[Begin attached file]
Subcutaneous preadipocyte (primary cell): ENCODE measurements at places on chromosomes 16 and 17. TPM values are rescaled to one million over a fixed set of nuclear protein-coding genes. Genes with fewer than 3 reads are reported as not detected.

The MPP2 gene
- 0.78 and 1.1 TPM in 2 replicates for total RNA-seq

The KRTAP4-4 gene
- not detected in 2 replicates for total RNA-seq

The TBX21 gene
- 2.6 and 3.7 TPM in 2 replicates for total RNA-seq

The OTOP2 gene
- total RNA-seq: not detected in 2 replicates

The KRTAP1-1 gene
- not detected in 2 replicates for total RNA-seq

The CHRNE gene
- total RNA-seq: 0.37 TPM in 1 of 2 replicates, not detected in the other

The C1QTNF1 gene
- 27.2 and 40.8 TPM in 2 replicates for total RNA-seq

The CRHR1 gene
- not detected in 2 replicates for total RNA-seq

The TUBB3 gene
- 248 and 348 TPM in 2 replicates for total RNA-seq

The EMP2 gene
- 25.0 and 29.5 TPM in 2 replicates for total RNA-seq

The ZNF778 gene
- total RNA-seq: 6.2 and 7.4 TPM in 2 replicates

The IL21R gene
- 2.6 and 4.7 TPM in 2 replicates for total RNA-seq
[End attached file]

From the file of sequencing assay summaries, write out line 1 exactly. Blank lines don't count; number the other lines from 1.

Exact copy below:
Subcutaneous preadipocyte (primary cell): ENCODE measurements at places on chromosomes 16 and 17. TPM values are rescaled to one million over a fixed set of nuclear protein-coding genes. Genes with fewer than 3 reads are reported as not detected.